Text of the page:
Our young leader, Hannah Miller, bridges the gap between our adult leaders and our youth fellows, and today, she led us in a henna project. A paste that is bought in a cone-shaped tube, henna was first applied as a Hindu Vedic ritual that focused on the idea of “awakening the inner light.” While in ancient times it was used by both men and women, today it is used traditionally by women during festive occasions such as weddings and ceremonies. Hannah showed us how to use the henna to draw designs, and we eagerly got to work decorating each other’s arms, legs, necks, and feet.
GENDER AND EMPATHY WORKSHOP
In today’s workshop, Advice Project founder, Melissa Banigan, started a discussion about biology, gender expression, gender identity, and empathy. She said that some of the material might make people uncomfortable because of what we’ve been taught in our cultures, churches, schools, families, or communities, and that some ideas up for discussion might even be “taboo.” Melissa went on by saying that despite any discomfort, it’s important for us to have a big conversation about the complexities of gender, because in our world, people who are not white-cis-males have a tremendous amount of privilege, and to fight against the status quo, we must have an understanding of what we’re up against, and also of the terms and issues traditionally discussed.
Yesterday, Melissa had each member of the group take ownership of her own story by writing a byline. Today, she took it one step further by having each of us write about a stereotype that bothers and affects us – she had us think about the person or group of people who propagate these stereotypes, and to try to consider how culture and society supports their views.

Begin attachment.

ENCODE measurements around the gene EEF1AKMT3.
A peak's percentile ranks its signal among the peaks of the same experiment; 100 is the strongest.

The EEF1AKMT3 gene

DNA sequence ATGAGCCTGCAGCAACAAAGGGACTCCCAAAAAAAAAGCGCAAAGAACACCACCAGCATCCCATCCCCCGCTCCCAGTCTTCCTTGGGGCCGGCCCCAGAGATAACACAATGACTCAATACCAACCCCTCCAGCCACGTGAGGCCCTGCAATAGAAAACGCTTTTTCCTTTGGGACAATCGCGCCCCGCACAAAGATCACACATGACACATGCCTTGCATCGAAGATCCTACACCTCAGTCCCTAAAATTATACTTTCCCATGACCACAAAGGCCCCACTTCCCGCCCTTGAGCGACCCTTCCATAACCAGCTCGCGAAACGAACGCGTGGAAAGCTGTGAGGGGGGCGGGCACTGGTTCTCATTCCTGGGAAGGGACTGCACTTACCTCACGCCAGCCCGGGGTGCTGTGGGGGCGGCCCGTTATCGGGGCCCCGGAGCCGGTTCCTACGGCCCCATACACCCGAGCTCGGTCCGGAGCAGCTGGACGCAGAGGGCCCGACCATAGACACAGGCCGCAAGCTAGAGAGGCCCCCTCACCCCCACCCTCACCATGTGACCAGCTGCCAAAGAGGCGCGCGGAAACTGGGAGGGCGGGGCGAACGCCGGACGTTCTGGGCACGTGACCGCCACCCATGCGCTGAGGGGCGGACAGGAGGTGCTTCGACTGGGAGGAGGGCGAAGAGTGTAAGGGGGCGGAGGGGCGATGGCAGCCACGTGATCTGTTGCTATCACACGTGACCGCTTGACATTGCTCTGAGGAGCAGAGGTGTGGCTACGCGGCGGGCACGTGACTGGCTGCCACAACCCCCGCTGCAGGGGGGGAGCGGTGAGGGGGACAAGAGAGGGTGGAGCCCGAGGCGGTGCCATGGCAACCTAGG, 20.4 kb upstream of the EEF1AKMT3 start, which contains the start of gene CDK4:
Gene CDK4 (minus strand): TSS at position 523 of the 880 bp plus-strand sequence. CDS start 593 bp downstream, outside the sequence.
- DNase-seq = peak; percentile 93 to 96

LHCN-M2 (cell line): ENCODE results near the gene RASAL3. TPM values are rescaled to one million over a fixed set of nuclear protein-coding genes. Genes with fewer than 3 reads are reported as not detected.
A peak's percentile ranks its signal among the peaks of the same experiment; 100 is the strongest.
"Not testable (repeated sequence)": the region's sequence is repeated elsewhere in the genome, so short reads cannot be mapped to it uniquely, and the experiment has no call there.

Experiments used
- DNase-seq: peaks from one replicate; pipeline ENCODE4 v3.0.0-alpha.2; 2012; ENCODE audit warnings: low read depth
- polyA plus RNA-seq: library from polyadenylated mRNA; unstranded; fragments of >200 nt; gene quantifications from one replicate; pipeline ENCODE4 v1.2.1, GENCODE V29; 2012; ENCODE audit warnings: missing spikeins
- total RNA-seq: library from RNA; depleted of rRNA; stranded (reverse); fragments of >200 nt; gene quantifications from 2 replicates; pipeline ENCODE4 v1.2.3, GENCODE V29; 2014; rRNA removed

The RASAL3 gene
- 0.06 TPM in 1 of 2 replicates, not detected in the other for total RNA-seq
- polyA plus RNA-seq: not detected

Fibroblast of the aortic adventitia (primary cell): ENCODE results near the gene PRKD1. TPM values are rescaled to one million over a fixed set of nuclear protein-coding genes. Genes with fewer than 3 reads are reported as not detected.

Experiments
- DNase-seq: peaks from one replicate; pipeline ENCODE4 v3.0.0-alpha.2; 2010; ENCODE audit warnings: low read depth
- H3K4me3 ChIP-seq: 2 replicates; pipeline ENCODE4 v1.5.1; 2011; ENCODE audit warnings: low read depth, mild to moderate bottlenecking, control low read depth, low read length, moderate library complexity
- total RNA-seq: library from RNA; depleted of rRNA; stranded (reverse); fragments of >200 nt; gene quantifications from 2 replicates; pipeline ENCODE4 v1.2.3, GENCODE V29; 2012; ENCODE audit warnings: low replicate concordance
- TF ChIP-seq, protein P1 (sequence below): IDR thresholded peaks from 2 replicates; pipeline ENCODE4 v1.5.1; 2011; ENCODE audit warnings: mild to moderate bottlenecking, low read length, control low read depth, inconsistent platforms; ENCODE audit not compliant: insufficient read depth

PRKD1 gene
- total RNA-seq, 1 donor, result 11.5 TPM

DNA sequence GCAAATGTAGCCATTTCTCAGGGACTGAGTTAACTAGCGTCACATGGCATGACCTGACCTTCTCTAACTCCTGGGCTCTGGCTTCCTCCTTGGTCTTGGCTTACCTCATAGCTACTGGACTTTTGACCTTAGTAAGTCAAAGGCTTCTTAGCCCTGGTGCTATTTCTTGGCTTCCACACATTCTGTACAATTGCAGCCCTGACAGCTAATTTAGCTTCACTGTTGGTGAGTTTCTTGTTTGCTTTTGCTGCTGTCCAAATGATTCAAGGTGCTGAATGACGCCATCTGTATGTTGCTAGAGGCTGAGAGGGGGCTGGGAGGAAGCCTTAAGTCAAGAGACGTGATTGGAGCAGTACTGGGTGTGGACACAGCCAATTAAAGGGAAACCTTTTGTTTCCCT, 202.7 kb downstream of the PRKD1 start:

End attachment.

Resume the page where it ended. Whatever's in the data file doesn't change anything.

Melissa told us that in the days to come, we’ll take charge of our narratives and tackle stereotypes, but that we’ll do it responsibly, namely by looking at all sides of an argument or problem, and then trying to come up with solutions that are – even at their most revolutionary – measured and just. She suggested that writers who understand all sides of a story not only makes them better writers, but better humans. Why? Because by better understanding what we’re up against, we can more clearly state our own argument so that all sides are inclined to listen. A big mistake many writers so, she said, is to “preach to the choir” rather than start positive dialogues.
EVENING HIKE AND BOAT RIDE
Winter in Peru falls during June, July, and August, which means the sun goes down before dinner. This evening we took a hike through the forest, listening to the awakening tree frogs and insects, spied on a number of nocturnal creatures that were sleepily emerging, and then boarded a boat to see what wildlife we might encounter on the river. We saw a number of white caimans, and then turned off the boat’s motor for awhile. In silence – with only the sounds of bubbling water beneath our small craft – we floated lazily down the river and turned our heads towards the sky. There, we saw a river of stars – the Milky Way – and constellations seen only in the Southern Hemisphere such as the Southern Cross. It was a beautiful, awe-inspiring way to end another remarkable day in the jungle.